Melbourne: A Sikh man was denied entry into a hotel in Australia as he refused to take off his turban, a media report said on Monday.
Confirming the incident, management of Royal English Hotel in Brisbane said it was trying to locate the man, whose identity is yet to be ascertained, to tender an apology.
The hotel management told the Australian Associated Press (AAP) that one of its staff members at the hotel in Nundah asked the man to remove his turban on Sunday under a no headwear policy.
A spokesman for Spirit Hotels, which runs Royal English Hotel, said the decision to ask the man to remove his turban was an oversight.
"Our hotels have a policy where patrons may be asked to remove headwear to help the venue manage security for staff and patrons," the spokesman said.
"However, in this particular incident, the patron should not have been asked to remove his turban, and we are attempting to contact the patron to apologise. Hotel staff are being educated again on correct application of the policy," the spokesman added.
The incident came into light after a man called a ABC radio about the episode.
The caller said that his daughter had been with a group of friends at the hotel when one of them was asked to leave because he was wearing a turban.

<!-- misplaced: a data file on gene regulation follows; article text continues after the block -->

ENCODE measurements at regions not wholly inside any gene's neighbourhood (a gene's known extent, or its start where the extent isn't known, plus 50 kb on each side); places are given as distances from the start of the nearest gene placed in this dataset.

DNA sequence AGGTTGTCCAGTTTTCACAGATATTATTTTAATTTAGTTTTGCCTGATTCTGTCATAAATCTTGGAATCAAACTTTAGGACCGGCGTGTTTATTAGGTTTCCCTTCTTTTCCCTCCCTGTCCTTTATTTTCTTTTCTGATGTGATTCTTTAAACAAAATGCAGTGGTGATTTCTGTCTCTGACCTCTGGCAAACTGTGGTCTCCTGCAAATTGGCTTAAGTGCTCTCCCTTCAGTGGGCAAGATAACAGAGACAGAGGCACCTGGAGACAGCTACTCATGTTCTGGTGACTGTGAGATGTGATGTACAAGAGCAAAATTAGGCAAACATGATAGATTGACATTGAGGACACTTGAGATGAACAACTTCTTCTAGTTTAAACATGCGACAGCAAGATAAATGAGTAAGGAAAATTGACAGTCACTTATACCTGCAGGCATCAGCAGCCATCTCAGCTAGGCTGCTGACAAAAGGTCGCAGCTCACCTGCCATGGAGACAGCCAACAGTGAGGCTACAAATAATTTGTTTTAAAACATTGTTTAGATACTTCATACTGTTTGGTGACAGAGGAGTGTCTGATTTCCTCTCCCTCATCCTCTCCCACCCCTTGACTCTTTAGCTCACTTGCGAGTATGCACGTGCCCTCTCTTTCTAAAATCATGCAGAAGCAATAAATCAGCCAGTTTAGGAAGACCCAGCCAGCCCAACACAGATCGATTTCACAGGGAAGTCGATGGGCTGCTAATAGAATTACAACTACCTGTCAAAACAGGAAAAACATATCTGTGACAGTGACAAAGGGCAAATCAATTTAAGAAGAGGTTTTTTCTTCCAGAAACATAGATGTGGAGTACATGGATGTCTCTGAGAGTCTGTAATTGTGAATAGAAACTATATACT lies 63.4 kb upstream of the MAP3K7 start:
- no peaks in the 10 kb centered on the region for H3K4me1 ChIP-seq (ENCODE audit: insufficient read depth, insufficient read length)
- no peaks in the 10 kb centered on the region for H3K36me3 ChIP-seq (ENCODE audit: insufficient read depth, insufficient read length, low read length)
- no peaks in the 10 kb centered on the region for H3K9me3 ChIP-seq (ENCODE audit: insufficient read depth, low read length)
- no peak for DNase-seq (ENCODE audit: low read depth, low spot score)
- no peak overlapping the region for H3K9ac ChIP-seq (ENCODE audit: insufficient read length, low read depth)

He told the ABC radio, the duty manager told them, "no we don't care what sort of hat it is; we don't allow anybody to have anything on their head".
"The bar attendant said 'that's the policy; no-one is allowed to wear a hat'," the caller disclosed.
A leader of Brisbane's Indian community said the eviction was an isolated incident.
Umesh Chandra, who is president of the Global Organisation of People of Indian Origin and the publisher of Brisbane's Indian Times, said the turban is a respected headwear.
He said he had not heard of any incidents where Sikhs wearing turbans on licensed premises have been asked to remove their headwear.
"Even in the police force the turban is widely respected and allowed to be worn by policemen. In Australia, this is an isolated case," he said.
Queensland Hotels Association chief executive Justin O'Connor said hotels had the right to set dress standards and refuse entry or service to anyone who did not comply with their code or breach responsible service of alcohol laws.
"As long as it's not in breach of the anti-discrimination act then they can set a dress code," O'Connor said, adding "I'm just not sure where a turban fits in."
Reports also quoted industry sources says that an overzealous staff member took the hotel's policy of no hats or caps too far.
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